There was no Dutch Bros. coffee cup waiting for Kelly Graves when he sat down for his postgame news conference Friday night at the Moda Center.
Didn’t you get the memo? Only NCAA-approved cups are allowed at this tournament.
That bit of enforced uniformity is one of the ways the NCAA makes its tournament sites feel interchangeable. Everyone gets the same court design. The in-game programming doesn’t favor either team. Both bands get to play, sometimes simultaneously.
The goal is to run these games as neutral-site events. Except Friday’s atmosphere wasn’t neutral at all, not to the 11,324 fans who watched Oregon beat No. 6 seed South Dakota State 63-53 in the Sweet 16.
The Moda Center is Oregon’s house for the duration of this four-day regional. That was apparent Friday night, even though a peek behind the scenes revealed something interesting about the people running the tournament.
They’re all Beavers.
Oregon State associate athletic director Steve Fenk was the one in charge of the media room. Inside the Courtside Club was a large orange get-well card for injured Blazers center Jusuf Nurkic, courtesy of Beaver Nation.
When Oregon State bid to host this event three years ago, I’m sure the Beavers were hoping their team would be involved. It didn’t work out that way — Oregon State’s season ended with a loss to No. 1 seed Louisville on Friday in Albany, N.Y. — and the Ducks are the ones reaping the rewards.
“We had eyes toward Portland right from the beginning, I’m not going to lie about that,” Graves said. “We knew we’d have to earn it. They weren’t going to just give it to us.”
I brought up the Dutch Bros. cup because, when Oregon beat Oregon State earlier this season, Graves made an off-hand remark about selling out Matthew Knight Arena without having to give away tickets with a cup of coffee.
After the Beavers beat Oregon two days later at a packed Gill Coliseum, someone from Oregon State put the coffee cup on the interview table. It was a great joke, and one of the things you love about a college basketball rivalry.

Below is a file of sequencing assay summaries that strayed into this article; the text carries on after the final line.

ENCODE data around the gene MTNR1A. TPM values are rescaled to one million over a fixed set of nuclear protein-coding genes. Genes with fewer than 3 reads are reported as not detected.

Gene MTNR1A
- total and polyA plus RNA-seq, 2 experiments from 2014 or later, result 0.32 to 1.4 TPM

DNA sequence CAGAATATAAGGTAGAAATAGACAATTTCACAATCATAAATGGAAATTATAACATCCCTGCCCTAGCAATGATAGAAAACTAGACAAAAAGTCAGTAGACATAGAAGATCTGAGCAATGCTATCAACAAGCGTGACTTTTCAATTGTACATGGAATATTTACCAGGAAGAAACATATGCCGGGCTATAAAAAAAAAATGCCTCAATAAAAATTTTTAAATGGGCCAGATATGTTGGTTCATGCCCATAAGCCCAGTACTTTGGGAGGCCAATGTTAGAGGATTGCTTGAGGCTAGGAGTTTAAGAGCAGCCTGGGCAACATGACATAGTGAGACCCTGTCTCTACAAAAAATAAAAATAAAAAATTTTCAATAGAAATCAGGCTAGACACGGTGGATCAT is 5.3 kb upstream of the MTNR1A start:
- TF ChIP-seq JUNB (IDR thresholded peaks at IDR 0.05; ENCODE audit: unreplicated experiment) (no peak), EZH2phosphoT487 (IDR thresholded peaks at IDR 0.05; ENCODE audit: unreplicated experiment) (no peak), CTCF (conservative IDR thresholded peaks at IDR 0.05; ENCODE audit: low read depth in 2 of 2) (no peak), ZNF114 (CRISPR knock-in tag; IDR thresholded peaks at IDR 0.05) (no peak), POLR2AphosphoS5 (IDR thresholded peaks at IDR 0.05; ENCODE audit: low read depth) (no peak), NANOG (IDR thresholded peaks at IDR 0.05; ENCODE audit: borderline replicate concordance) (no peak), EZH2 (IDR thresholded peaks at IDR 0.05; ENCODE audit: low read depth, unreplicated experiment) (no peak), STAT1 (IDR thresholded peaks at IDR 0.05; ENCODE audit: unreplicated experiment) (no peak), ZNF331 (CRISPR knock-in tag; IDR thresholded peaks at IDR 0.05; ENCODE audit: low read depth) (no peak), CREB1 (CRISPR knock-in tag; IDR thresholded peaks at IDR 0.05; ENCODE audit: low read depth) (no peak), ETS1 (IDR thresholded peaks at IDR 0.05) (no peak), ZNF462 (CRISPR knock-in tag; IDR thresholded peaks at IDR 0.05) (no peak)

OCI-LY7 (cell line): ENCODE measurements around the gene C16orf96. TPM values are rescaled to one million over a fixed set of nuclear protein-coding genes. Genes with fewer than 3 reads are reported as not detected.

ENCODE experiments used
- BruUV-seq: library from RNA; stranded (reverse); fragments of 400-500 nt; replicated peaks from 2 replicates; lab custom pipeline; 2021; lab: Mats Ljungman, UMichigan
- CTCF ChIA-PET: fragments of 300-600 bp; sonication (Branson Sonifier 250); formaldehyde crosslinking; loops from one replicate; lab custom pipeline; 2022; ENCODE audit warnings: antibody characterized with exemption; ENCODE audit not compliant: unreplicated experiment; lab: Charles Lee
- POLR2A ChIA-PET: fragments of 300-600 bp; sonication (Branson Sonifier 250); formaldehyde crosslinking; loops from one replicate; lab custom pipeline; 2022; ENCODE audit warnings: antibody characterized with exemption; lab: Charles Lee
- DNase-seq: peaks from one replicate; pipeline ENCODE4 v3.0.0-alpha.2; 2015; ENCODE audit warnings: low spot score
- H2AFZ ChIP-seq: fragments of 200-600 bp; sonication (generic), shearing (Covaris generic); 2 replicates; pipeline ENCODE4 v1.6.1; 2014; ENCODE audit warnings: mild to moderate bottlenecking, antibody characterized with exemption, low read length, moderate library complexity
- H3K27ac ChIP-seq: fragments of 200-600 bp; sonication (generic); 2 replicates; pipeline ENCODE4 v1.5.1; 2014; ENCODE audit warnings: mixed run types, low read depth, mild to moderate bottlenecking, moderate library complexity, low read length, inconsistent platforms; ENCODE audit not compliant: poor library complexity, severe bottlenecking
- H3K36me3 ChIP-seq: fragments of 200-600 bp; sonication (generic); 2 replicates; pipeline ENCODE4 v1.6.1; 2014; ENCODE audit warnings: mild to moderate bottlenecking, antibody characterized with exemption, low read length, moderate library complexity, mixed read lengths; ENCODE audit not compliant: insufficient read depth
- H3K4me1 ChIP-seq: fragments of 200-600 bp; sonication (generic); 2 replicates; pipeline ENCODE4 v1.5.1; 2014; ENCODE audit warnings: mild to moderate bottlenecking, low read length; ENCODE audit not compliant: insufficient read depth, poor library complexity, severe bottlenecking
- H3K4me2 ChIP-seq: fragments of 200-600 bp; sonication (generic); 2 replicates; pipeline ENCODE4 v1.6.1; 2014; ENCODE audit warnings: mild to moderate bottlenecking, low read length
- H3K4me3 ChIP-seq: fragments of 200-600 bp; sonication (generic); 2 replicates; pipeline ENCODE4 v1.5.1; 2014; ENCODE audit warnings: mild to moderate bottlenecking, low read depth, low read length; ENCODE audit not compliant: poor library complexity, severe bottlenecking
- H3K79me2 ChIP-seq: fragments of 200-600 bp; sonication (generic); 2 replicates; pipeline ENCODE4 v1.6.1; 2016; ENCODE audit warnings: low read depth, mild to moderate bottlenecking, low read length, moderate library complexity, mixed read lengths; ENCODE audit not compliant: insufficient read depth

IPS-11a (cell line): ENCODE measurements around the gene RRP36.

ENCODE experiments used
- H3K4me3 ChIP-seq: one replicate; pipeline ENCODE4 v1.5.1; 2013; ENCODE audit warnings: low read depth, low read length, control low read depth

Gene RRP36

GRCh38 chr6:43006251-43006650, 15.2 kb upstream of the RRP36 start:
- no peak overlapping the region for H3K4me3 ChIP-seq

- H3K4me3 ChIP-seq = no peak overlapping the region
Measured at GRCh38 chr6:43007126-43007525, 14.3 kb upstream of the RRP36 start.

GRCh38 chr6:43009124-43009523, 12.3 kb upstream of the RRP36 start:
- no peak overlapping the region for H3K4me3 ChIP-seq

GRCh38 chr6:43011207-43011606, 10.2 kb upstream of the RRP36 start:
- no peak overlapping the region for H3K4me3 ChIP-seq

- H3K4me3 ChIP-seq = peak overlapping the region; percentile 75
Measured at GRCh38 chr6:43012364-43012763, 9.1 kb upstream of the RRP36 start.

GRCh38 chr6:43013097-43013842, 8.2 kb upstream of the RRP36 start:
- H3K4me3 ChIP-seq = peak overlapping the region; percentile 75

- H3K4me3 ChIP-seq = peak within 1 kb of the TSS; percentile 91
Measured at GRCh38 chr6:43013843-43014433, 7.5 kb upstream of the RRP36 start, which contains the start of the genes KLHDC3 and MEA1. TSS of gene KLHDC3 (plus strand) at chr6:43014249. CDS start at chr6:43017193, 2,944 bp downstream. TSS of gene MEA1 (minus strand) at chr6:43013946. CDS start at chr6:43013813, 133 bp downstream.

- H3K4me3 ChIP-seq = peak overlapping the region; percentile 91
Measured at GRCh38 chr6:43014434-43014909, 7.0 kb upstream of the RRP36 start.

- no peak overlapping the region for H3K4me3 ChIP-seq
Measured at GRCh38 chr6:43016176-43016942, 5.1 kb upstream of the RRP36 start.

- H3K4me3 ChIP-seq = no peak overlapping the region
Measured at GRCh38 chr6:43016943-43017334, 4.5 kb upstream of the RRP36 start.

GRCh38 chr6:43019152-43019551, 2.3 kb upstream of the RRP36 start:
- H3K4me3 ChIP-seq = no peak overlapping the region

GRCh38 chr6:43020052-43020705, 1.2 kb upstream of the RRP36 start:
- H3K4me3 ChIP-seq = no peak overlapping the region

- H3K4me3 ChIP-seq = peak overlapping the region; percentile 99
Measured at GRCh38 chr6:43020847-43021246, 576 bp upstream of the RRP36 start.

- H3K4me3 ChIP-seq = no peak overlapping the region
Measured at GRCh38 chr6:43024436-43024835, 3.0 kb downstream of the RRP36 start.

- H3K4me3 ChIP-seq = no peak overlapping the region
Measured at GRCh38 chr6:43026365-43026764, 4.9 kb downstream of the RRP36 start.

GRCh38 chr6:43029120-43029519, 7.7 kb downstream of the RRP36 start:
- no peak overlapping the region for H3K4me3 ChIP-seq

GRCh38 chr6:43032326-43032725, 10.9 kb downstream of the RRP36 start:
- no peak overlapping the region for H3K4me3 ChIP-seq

There were no such shenanigans Friday night. This tournament is a serious statewide event, and Oregonians are embracing it as such. While the crowd was overwhelmingly attired in green, I even saw a few in black and orange applauding as the clock ran down.
The Duck women are the last college basketball team standing in the state of Oregon, which seems appropriate after the season they’ve had. Now we’ll find out if they can ride this homecourt edge all the way to the program’s first Final Four.
To state the semi-obvious, Oregon will need to play better Sunday against top-seeded Mississippi State. They did enough to keep the Jackrabbits at arm’s length, but their offense never clicked the way we’ve seen it all season.
“We just kind of played to hang on,” Graves said.
Oregon’s 63 points were the third-fewest the Ducks have scored this season. They went 4-for-20 from 3-point range and gave up 20 offensive rebounds, a stat that doesn’t bode well with Mississippi State’s physical frontcourt waiting for them Sunday.
Mississippi State center Teaira McCowan wasn’t a factor when these teams played in December. Friday against Arizona State, she scored 22 points, grabbed 13 rebounds and went 10-for-11 at the foul line.
She got under Arizona State’s skin, too. ASU coach Charli Turner Thorne had to apologize for something one of her players said to McCowan in the handshake line, prompting coaches to separate the players. That should tell you something about how frustrating it was to defend the 6-foot-7 McCowan in the paint.
“She’s one of a kind,” Graves said. “She’s so, so good.”
The Ducks will have to bring their A-game Sunday. I have a feeling they will. They’ve been looking forward to this moment since the buzzer sounded on their Elite Eight loss to Notre Dame last year. Now that it's here, I expect them to respond accordingly.
This feels like their time. And it definitely feels like their place.